One of the many white Americans who expressed his interest in the artistic achievements of black Americans during the Harlem Renaissance of the 1920's, was Caucasion real estate developer, William E. Harmon (1862-1928). In 1922 he established the Harmon Foundation in New York City to recognize African American achievements, not only in the fine arts but also in business, education, farming, literature, music, race relations, religious service and science.
In 1944 the Harmon Foundation, then under the direction of Mary Beattie Brady, organized an exhibition "Portraits of Outstanding Americans of Negro Origin," with the express goal of reversing racial intolerance, ignorance and bigotry by illustrating the accomplishments of contemporary African Americans. Including twenty-three portraits created by both a black and a white artist--Laura Wheeler Waring (1887-1948) and Betsy Graves Reyneau (1888-1964)--the exhibition premiered at the Smithsonian Institution on May 2 and then travelled around the United States for the next ten years. Other portraits were added to the tour during that time.
Following the Supreme Court's 1954 ruling abolishing legal segregation, the tour was discontinued on the Harmon Foundation's assumption that racial tolerance and understanding had been successfully attained. Although it is evident today that the foundation's exhibition did not eradicate racial fears and tension in America, it did successfully expose and improve the perception and recognition of African Americans' contribution to this nation.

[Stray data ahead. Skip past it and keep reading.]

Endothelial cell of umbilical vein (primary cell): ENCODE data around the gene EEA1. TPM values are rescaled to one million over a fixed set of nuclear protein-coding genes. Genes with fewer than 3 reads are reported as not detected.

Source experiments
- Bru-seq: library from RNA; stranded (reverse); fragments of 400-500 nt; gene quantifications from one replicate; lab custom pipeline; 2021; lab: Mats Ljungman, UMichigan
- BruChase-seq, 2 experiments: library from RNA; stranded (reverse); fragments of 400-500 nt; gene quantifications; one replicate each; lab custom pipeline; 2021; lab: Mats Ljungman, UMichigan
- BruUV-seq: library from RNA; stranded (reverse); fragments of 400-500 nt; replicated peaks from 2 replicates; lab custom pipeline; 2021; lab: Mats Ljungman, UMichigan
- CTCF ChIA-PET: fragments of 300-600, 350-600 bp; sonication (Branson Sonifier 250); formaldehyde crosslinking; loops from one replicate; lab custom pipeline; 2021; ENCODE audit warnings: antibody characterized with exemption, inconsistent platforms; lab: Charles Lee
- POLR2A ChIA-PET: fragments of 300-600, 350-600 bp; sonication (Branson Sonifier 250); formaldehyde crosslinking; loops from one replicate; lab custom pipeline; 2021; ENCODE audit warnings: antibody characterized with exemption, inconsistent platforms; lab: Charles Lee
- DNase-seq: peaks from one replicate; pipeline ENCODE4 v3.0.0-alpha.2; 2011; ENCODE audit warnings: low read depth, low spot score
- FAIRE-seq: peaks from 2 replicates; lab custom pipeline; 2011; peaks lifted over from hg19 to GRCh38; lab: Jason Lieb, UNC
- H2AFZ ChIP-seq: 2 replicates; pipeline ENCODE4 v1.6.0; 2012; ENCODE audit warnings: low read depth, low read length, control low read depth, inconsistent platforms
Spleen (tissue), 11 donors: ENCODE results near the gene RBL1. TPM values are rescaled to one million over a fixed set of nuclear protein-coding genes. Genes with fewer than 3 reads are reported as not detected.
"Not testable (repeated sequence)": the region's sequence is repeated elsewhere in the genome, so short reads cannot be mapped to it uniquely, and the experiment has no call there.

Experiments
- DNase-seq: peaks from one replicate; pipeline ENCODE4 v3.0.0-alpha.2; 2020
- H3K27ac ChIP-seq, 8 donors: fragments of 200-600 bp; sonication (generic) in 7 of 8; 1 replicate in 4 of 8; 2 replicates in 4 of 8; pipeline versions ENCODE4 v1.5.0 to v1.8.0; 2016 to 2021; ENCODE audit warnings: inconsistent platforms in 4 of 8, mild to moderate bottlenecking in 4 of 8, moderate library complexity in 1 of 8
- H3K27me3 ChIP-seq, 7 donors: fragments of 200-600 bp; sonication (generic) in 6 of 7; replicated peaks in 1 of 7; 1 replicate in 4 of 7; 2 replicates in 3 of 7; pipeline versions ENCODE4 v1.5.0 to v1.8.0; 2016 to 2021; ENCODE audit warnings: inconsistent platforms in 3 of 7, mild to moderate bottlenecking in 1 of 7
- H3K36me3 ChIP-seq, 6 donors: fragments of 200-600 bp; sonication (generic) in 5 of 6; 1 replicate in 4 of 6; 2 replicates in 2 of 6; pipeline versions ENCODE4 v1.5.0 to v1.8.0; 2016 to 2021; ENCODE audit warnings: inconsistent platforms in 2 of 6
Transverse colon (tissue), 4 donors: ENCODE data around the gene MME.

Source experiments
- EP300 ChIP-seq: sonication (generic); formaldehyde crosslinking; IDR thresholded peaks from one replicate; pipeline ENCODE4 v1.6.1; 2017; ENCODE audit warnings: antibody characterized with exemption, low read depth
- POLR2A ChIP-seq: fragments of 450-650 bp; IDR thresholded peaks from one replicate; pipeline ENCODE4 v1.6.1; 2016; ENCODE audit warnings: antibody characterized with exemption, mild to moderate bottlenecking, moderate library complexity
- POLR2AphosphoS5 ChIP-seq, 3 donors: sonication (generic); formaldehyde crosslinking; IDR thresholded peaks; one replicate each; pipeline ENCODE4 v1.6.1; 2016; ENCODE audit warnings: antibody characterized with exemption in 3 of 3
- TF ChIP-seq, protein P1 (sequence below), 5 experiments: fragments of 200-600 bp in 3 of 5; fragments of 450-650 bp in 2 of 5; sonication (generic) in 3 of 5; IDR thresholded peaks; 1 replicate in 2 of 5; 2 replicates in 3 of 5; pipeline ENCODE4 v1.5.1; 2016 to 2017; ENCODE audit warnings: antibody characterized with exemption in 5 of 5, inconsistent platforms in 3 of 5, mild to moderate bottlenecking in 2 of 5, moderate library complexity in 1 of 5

In 1967, forty-one of the original fifty portraits in the original 1944 exhibition at the Smithsonian Institution were given to the National Portrait Gallery by the Harmon Foundation. This exhibition is drawn from that gift. To provide a sense of historical context, the portraits that were dispalyed in the original exhibition include excerpts from their original labels. As the majority of these unique testimonial labels were written by socially and politically admired personalities, they were used by the foundation to further enhance the audience's admiration of the sitters.